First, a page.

Screen Shot 2015-07-27 at 1.17.14 pm

If we were to launch the fourth VM the expected behaviour is for the scheduler to balance all VMs within the VDC resulting in throttling by the percentage of the overcommitment.

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Note: In the above example this could theoretically be ~100MHz penalty per VM however this would be a point in time snapshot of the potential impact to workloads. The scheduler executes thousands of transactions per second therefore any impact would not be uniform across all workloads. This scenario is pretty unrealistic, but helps me to articulate the limits in this explanation.

If we were using a larger compute allocation (50GHz CPU, 100GB RAM) we could potentially run a single VM with 16x vCPUs running at a maximum clock speed of ~2.4GHz on a single host. The remaining host compute is reserved for hypervisor overhead and this is not included as part of our overall consumption.

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Using this same example, you can assign up to 32 vCPUs to a single VM* (deployed from vCloud Director UI), however vCPUs would be capped at ~1.2MHz when executing simultaneously due to hyper-threading on the underlying host processors. It’s important to note that multithreading characteristics are also dependent on the OS and application and should be taken into consideration when sizing a vCA environment.

*Interestingly, when deploying a new VM from the vCloud Director Web Interface you have the ability to assign up to 64 vCPUs to a single VM, but you will be swiftly issued with a error message upon creation.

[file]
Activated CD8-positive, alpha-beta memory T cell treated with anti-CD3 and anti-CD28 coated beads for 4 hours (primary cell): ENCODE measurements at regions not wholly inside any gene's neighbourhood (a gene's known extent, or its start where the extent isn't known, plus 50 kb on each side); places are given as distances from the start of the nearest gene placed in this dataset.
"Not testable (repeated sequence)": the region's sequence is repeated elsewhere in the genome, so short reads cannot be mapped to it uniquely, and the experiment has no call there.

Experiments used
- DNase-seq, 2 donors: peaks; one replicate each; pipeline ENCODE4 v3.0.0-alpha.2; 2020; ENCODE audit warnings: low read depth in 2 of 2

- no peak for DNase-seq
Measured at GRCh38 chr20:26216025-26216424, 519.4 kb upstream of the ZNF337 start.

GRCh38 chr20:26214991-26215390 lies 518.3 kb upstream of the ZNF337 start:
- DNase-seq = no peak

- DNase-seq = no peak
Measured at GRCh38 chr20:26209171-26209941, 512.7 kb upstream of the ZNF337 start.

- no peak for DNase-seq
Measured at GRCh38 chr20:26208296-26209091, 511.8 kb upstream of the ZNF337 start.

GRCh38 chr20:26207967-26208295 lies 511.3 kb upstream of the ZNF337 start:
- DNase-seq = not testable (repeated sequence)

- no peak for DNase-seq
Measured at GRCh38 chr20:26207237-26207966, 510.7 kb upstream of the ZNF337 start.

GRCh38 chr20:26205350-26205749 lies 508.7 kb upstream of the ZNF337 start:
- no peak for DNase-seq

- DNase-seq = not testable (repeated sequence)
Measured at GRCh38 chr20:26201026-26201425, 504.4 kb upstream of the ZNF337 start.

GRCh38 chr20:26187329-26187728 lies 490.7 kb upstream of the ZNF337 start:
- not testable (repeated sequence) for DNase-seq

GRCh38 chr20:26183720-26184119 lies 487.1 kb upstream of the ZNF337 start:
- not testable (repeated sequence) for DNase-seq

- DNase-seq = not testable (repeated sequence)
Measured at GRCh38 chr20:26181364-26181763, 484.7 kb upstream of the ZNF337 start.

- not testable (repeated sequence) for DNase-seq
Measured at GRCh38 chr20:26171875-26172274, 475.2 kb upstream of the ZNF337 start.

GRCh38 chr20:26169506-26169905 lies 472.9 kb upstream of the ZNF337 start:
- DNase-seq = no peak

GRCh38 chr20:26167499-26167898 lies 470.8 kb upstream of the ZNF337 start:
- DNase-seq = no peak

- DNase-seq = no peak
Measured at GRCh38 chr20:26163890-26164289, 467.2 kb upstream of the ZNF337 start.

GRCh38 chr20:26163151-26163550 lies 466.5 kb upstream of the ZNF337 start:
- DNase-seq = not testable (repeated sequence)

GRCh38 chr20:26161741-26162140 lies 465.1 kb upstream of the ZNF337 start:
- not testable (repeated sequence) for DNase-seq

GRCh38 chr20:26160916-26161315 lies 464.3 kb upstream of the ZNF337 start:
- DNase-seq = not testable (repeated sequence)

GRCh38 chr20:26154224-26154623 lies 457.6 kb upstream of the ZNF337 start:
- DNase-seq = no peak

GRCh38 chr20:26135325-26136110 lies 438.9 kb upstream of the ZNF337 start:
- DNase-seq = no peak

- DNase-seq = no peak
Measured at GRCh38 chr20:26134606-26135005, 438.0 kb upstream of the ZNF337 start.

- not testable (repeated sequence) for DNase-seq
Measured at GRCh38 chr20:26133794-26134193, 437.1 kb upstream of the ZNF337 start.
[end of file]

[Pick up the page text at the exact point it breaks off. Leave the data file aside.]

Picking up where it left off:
vCA CPU Reservation

Definition: A reservation is a guarantee of the specified amount of physical resources regardless of the total number of shares in the environment.

What’s not immediately obvious (and can’t be observed from the basic vCA dashboard) is that a powered on VM automatically reserves 260MHz per vCPU and will scale up its reservation in 260MHz blocks. Theoretically you could power on 38x single vCPU VMs all using less than 260MHz before admission control stopped you from powering on subsequent VMs within you VDC.

Screen Shot 2015-07-26 at 4.37.30 pm

Again, this scenario is unrealistic but would help to explain why your dash may be showing available CPU that you cannot access. It is also important to note that the dash is not realtime (updated every 5 mins) and therefore not a reliable source of data for troubleshooting. Monitoring is a broad topic on it’s own so I’ll have to cover it in a later post.

When it comes to scoping typically most VMware environments are RAM bound and CPU usually clocks in at anywhere between 5-30% utilisation during non-peak periods. With this in mind (and the info in this post) it is pretty simple to put together some basic math to calculate the minimum requirements for a VPC environment (but don’t forget to factor in overhead for peak periods). VPC compute add-ons are also instantaneous when procured from My VMware, so if your math is a little skewed don’t worry, we got you covered.

I hope that this post has been useful in understanding some of the nuances of vCA Compute. Feel free to message me if you want more info on VPC compute or any aspect of vCA in general. -K

 

Author: @Kev_McCLoud